Dowerin Western Australia

Dowerin Western Australia

Dowerin and Districts Museum

A tour to the Dowerin District Museum provides a unique perspective of how settlers lived in a real cottage of 1915-1930’s furnishings and various artefacts from around the district. The building built in 1915 by Eugene O’Shaughnessy, the local Saddler and Harness Maker.

Walk Trail- Town Heritage

The Dowerin Heritage & Leisure Walk Trail is a delicate walk across the city site on an exploration trail that highlights Dowerin’s culturally important buildings and sites. For further insight into pioneering history in Dowerin, upload the Heritage Walk Trail map for more information and stories about the use and growth of each building/site.

Enroute tour our selection of church structures, the initial Dowerin Shearing Shed location and the Dowerin Showgrounds, now renowned for the regular Field Days.

Old Dowerin & Its Lakes  

The name of the Shire and Dowerin’s city site derives from the indigenous word “Daren” given to a series of lakes–once fresher, some 8-10 kilometres south of the city. It was initially created on their manner to the goldfields as a watering hole and stopping location for prospectors and travellers.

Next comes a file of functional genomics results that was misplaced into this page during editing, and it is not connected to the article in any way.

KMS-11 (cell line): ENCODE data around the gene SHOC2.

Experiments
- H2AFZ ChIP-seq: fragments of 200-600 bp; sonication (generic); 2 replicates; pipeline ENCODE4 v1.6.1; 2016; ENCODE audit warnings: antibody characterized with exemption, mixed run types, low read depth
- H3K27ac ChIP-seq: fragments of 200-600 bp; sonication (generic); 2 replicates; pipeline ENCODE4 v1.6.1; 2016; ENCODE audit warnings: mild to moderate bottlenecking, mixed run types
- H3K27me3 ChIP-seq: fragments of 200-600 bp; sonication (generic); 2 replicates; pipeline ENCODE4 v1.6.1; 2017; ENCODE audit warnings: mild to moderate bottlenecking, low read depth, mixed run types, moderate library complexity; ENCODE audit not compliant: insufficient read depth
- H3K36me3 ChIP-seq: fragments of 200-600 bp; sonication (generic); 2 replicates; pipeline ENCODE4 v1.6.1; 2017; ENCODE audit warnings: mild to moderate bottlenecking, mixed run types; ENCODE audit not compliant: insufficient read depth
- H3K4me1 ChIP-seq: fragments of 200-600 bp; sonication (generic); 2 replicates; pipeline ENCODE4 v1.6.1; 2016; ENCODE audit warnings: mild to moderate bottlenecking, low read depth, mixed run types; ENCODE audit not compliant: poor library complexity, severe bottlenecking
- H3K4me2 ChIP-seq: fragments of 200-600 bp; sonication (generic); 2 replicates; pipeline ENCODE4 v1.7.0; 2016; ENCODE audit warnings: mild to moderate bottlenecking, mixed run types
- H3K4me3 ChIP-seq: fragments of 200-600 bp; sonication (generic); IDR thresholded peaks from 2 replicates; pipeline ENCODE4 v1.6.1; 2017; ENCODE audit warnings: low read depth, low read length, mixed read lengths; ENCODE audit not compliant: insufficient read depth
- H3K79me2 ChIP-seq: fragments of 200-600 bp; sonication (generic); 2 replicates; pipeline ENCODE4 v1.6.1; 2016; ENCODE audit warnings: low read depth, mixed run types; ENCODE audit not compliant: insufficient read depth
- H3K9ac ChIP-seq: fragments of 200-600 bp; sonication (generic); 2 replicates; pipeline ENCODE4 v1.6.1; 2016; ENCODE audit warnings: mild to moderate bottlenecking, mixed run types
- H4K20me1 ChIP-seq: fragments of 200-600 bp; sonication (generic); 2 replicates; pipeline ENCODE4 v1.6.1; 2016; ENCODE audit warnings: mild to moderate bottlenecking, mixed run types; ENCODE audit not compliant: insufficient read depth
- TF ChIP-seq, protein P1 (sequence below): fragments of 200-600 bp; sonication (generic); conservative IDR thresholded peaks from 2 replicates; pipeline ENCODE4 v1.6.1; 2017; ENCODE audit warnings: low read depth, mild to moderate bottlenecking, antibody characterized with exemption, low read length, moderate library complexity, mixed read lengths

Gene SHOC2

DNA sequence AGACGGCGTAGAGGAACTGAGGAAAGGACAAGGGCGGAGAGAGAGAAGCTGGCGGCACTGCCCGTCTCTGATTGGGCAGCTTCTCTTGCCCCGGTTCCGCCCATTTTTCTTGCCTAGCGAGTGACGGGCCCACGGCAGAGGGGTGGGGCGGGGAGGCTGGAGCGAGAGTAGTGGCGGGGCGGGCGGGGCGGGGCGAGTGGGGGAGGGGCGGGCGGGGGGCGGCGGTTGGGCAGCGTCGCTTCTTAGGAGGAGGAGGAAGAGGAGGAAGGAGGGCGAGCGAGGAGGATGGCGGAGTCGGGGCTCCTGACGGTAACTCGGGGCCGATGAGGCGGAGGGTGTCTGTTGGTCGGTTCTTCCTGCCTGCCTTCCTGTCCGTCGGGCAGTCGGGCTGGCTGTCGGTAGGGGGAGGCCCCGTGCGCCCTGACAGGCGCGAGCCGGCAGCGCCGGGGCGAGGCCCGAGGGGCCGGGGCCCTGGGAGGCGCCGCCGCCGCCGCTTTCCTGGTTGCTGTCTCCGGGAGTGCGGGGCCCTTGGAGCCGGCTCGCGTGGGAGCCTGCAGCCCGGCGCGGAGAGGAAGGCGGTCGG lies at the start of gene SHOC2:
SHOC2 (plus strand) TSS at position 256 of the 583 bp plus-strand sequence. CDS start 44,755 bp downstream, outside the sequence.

It was first established in 1895, but the railway could not be constructed in the region in 1906 and as a result, the town location was relocated to the current location. The place where the original town reserve once stood is marked by a brass plaque.

Rabbit-Proof Fence 2

This fence was built in 1907-1908 and much of it remains in good condition. It runs north/south through the eastern third of the shire.  The fence initially went north of Cue from Point Anne, where it transformed east to join Rabbit-Proof Fence No. 1 at Gum Creek. It is one of three long state fences meant to control the plague of rabbits, which could wreak huge havoc in agricultural areas.

While much time and money were spent to make them work, the fences failed in their purpose. They are a monument to natural intent to manage a pest that has been and is a domestic issue. The fences are a sign of the rabbit invasion’s widespread fear and the limited and desperate ideas used to control the pest.

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